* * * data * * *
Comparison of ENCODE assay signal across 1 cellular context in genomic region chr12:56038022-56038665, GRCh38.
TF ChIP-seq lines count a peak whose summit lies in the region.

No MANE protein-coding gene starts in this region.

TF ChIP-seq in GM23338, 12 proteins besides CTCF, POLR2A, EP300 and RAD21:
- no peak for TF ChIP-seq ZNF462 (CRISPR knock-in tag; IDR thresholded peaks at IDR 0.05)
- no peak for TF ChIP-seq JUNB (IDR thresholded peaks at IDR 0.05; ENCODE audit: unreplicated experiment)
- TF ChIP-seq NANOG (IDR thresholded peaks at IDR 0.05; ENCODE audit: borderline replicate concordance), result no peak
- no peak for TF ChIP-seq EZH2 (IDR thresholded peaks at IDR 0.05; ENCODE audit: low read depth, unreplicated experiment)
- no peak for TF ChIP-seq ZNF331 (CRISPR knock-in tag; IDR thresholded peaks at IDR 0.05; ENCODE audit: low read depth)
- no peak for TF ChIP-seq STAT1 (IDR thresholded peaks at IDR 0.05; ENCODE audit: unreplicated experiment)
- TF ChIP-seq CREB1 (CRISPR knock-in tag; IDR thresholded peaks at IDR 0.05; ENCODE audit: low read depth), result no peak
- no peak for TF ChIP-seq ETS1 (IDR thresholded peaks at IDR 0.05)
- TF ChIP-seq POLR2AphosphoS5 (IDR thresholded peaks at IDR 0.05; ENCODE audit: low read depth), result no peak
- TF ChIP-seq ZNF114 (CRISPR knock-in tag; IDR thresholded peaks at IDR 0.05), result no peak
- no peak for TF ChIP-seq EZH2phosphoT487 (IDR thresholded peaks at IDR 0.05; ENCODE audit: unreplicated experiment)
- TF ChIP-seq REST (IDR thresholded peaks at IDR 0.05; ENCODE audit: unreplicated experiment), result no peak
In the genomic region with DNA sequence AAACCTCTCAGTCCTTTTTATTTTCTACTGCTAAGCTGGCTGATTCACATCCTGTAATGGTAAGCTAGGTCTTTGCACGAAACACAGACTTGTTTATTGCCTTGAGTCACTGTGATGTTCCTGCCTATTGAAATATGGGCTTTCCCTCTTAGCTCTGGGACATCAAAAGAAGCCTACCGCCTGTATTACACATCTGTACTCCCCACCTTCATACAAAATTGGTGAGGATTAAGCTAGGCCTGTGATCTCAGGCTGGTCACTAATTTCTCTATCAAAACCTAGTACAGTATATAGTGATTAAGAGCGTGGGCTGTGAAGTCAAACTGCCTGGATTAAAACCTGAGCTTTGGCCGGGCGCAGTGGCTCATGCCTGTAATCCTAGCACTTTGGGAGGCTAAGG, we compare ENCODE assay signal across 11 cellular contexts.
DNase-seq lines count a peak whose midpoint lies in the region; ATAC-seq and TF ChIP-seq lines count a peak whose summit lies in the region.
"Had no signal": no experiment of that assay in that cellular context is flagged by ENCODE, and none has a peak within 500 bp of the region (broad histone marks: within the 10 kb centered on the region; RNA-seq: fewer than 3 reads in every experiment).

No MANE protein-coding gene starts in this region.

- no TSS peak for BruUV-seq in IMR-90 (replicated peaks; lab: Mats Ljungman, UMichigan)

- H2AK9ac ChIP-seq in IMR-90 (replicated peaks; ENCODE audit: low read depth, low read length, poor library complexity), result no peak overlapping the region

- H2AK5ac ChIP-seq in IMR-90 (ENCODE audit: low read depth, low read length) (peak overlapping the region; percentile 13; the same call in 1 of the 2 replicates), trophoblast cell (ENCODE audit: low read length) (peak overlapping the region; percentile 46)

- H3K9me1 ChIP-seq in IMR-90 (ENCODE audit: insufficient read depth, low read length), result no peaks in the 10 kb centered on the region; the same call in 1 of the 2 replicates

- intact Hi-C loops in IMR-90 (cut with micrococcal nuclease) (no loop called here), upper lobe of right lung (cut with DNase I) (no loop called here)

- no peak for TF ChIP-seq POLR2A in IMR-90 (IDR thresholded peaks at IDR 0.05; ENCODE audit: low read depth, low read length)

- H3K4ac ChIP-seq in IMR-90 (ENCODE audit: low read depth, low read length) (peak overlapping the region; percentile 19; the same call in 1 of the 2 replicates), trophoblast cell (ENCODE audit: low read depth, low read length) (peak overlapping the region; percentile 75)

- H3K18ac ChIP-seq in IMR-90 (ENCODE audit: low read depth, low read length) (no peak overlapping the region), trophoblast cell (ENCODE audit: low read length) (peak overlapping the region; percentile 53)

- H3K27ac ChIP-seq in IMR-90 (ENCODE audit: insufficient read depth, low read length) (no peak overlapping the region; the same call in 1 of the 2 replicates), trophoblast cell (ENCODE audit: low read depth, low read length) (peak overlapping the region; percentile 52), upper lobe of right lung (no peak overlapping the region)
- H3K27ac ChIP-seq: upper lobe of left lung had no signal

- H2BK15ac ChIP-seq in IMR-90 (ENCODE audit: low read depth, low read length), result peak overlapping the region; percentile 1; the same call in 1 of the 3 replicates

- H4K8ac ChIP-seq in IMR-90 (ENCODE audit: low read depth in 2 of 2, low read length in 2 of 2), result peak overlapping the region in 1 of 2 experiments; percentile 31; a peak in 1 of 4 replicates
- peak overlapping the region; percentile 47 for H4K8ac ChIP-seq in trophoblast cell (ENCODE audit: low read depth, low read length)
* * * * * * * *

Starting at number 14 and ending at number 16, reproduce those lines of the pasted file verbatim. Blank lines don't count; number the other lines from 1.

- TF ChIP-seq ZNF114 (CRISPR knock-in tag; IDR thresholded peaks at IDR 0.05), result no peak
- no peak for TF ChIP-seq EZH2phosphoT487 (IDR thresholded peaks at IDR 0.05; ENCODE audit: unreplicated experiment)
- TF ChIP-seq REST (IDR thresholded peaks at IDR 0.05; ENCODE audit: unreplicated experiment), result no peak